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Canada warns against immigration document fraud and lying in your application

As part of Fraud Prevention Month (March), Canada is warning immigration applicants against immigration document fraud and lying in your application. “It’s a serious crime to lie, or to send false information or documents to Immigration, Refugees and Citizenship Canada (IRCC). This is fraud. It’s called “misrepresentation.””, says IRCC. And the consequences can be very grave.

What is immigration document fraud?

According to information on the IRCC website, immigration document fraud can involve either false or altered documents, such as:

  • passports and travel documents
  • visas
  • diplomas, degrees, and apprenticeship or trade papers
  • certificates of birth, marriage, final divorce, annulment, separation, or death and
  • police certificates

If you lie on an application or in an interview with an IRCC officer, this is also fraud. It’s a crime.

See also March is Canada Fraud Prevention Month – Protect yourself from visa & newcomer scams

What happens if you commit immigration document fraud?

If you send false documents or information to IRCC, they will refuse your application. IRCC may also:

  • forbid you from entering Canada for at least 5 years
  • give you a permanent record of fraud with us
  • take away your status as a permanent resident or Canadian citizen
  • have you charged with a crime or
  • remove you from Canada

On March 5, 2021, the Honourable Marco E. L. Mendicino, Minister of Immigration, Refugees and Citizenship, issued the following statement on fighting immigration fraud and scams:

“Canada is one of the top destinations in the world for immigration and travel, with millions of people from across the globe hoping to come here every year. When submitting their applications, some turn to consultants or other services for assistance – and while most consultants operate honestly, unscrupulous actors sometimes exploit the system and take advantage of people.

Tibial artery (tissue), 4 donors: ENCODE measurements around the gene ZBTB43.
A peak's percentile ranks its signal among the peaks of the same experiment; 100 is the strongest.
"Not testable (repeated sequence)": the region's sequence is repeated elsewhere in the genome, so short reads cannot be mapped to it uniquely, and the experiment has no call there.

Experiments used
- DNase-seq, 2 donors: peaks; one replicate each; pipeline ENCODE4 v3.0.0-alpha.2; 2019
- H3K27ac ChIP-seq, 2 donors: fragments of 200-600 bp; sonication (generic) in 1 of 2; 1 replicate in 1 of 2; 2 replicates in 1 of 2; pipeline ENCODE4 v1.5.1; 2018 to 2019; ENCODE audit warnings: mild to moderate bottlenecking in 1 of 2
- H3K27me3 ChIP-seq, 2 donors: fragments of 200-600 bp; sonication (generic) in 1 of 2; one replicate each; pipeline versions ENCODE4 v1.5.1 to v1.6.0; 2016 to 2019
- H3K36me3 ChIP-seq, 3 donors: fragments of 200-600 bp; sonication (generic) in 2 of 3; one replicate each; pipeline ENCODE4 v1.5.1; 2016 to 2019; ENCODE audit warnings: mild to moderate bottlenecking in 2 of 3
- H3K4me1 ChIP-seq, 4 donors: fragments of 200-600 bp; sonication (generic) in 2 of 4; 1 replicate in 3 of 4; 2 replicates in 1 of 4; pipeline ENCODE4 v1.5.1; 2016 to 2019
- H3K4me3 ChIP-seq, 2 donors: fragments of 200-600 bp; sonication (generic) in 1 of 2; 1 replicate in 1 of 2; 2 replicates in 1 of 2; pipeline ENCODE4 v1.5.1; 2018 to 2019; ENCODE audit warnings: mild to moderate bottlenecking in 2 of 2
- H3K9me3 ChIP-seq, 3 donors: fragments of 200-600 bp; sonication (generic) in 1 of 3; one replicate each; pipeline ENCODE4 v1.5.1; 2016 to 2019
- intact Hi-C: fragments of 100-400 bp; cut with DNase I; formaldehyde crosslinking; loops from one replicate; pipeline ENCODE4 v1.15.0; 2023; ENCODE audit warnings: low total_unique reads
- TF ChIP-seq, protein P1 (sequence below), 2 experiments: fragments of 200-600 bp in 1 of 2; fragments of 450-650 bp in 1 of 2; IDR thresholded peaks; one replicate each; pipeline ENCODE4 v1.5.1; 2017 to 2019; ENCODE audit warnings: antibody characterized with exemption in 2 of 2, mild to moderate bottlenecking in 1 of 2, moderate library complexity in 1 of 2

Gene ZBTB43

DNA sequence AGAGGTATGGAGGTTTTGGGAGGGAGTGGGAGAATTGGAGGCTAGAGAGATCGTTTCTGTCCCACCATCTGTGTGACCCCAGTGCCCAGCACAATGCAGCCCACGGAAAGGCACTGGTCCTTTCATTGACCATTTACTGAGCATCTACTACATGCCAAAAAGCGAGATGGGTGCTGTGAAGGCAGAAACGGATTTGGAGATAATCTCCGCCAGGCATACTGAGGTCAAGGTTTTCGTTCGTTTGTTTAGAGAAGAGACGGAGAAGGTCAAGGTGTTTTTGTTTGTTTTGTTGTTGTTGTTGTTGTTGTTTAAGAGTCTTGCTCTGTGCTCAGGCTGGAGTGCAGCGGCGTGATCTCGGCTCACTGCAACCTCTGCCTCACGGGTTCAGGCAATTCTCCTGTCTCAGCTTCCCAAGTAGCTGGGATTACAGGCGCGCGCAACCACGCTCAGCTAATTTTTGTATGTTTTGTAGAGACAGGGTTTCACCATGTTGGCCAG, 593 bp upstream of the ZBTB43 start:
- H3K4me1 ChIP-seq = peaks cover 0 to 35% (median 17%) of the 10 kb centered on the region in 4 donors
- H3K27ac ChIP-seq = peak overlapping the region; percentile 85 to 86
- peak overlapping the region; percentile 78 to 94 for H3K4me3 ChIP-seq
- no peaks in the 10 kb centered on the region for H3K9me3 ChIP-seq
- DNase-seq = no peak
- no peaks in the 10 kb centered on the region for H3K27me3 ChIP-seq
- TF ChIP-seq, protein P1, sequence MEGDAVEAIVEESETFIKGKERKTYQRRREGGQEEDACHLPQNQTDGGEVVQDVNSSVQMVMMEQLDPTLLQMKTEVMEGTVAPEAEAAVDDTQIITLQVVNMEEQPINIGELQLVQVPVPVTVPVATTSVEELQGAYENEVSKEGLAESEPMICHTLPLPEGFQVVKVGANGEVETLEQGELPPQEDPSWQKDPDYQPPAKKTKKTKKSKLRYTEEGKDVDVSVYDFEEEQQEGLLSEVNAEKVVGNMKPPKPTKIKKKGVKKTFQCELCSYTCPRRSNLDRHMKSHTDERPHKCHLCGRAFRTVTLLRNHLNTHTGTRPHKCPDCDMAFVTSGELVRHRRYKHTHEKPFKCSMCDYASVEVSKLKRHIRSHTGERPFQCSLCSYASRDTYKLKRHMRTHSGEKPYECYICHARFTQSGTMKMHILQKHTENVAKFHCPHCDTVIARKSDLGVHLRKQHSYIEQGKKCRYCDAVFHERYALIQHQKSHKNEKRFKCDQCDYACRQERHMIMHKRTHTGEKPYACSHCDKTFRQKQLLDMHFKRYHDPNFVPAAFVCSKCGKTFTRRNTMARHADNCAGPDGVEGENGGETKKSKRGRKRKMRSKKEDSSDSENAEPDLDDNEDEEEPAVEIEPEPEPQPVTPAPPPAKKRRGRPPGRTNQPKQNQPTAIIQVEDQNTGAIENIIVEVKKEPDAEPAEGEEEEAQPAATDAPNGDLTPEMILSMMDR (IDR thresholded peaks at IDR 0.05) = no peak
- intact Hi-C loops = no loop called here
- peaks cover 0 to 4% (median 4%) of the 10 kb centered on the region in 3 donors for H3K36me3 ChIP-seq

“The Government of Canada continues to take meaningful action to root out immigration fraud and protect those who wish to come here. We’ve implemented several new measures to strengthen our system, from increased oversight of applications to public awareness campaigns around the world. Most importantly, we have committed nearly $50 million to fight fraud over the next few years and have created a new College to improve oversight of immigration consultants and crack down on criminals.

“Immigration fraud targets people who want to come to Canada in good faith. Sadly, the pandemic has exacerbated these troubling activities, with new ways for dishonest individuals to defraud clients. That’s why we’re redoubling our efforts to combat fraud. It’s important that anyone applying to visit or immigrate to Canada knows the facts:

  • Canada assess all applications on the same merit – whether they are submitted by applicants themselves, or by representatives.
  • Canada does not require applicants to hire immigration representatives.
  • Applicants should hire only authorized immigration and citizenship consultants, lawyers or Quebec notaries.
  • IRCC clearly states all requirements to come to Canada on our website.

Fighting fraud requires all of us to be vigilant, informed and prepared. We will continue our work to protect Canadians and those wishing to come here, and will always uphold the security and integrity of Canada’s immigration system.”